On Dec. 2, Chris Drew, a local street artist, was arrested for selling art without a peddler's license at State and Washington, a prohibited art selling area, which are both misdemeanor offenses, according to an article from Community Media Workshop.

After being held overnight, Drew was also charged with violating Illinois' eavesdropping law from recording his own arrest. According to the Community Media Workshop article, Adam Schwartz, an attorney for the ACLU of Illinois said, "The right to collect information on government activities is covered by the First Amendment right to petition for the redress of grievances."

The Columbia Chronicle also featured a great interview with Schwartz weighing in on a civilian's ability to "check" police by the use of audio tape:

Adam Schwartz, an attorney for the ACLU agrees that the right to observe police officers is incredibly important to the citizens of Illinois.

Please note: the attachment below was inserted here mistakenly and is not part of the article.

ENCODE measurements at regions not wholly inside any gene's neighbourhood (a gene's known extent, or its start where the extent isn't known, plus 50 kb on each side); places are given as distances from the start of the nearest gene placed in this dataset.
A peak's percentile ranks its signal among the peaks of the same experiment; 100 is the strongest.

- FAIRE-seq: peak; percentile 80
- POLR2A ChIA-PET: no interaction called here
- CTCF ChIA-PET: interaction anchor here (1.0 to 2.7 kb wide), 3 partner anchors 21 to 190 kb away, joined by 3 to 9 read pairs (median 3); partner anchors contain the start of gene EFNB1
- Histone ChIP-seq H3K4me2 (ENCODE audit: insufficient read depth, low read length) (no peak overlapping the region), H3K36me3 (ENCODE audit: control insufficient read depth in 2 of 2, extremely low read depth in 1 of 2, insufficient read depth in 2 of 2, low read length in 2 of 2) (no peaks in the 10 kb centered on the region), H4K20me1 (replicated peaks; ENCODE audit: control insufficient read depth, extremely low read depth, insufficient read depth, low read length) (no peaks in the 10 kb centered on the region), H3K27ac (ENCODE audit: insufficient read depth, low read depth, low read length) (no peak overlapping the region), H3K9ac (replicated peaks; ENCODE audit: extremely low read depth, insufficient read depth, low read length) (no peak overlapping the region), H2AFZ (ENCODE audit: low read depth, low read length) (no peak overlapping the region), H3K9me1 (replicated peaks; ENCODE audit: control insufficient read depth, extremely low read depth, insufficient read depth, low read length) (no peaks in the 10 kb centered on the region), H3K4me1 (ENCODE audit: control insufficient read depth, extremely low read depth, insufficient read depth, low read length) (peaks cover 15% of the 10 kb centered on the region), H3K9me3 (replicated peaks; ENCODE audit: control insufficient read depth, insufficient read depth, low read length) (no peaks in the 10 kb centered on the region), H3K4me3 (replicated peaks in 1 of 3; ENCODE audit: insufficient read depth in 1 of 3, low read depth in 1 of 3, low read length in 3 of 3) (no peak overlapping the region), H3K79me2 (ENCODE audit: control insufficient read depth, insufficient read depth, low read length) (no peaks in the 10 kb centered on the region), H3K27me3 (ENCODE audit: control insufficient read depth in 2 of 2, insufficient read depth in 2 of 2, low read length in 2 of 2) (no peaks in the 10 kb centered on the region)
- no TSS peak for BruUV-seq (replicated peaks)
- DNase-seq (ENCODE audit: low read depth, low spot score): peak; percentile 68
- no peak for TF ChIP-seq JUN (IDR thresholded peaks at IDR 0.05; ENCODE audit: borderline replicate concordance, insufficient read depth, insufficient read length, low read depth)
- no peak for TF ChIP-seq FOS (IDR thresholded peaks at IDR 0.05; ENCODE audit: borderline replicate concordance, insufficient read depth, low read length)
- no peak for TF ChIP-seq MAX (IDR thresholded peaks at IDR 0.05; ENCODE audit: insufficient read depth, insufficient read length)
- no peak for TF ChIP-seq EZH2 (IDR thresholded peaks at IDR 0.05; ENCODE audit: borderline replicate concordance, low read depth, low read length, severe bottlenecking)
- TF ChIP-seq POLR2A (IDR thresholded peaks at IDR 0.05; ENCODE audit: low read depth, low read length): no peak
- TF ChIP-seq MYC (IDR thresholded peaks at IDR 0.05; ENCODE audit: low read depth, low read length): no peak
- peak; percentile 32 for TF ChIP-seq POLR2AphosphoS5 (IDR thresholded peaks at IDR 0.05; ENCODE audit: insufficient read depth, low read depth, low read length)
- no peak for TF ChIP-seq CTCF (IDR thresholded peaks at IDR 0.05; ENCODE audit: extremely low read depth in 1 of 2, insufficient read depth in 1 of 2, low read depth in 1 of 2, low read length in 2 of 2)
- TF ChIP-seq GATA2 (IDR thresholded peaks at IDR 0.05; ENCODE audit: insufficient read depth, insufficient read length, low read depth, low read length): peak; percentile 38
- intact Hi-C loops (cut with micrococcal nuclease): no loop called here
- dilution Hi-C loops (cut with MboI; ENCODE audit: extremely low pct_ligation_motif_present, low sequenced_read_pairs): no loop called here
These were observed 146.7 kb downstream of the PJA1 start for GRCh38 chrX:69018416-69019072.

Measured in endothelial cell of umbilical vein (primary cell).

"Most police officers are doing a hard job in a professional and ethical manner, but some police officers break the law and some communities have responded by recording police actions," Schwartz said. "The First Amendment includes the right to petition the government for a redress of grievances, that includes the right to observe and document how the government is acting toward its citizens."

According to Schwartz, the Illinois law is rare in the United States because of its breadth. The criminal code of 1961, under Article 14 Eavesdropping, makes the audio recording of any conversation illegal and it goes on: "the term conversation means any oral communication between two or more persons regardless of whether one or more of the parties intended their communication to be of a private nature under circumstances justifying that expectation."

It is that broad definition of conversation that makes the Illinois law unconstitutional according to Schwartz.

"When a police officer is in a public place having a conversation with a person, especially if that person is being detained or has been arrested, there is no privacy interest in that case," Schwartz said. "There is no public benefit to stopping civilians from audio taping police civilian interaction."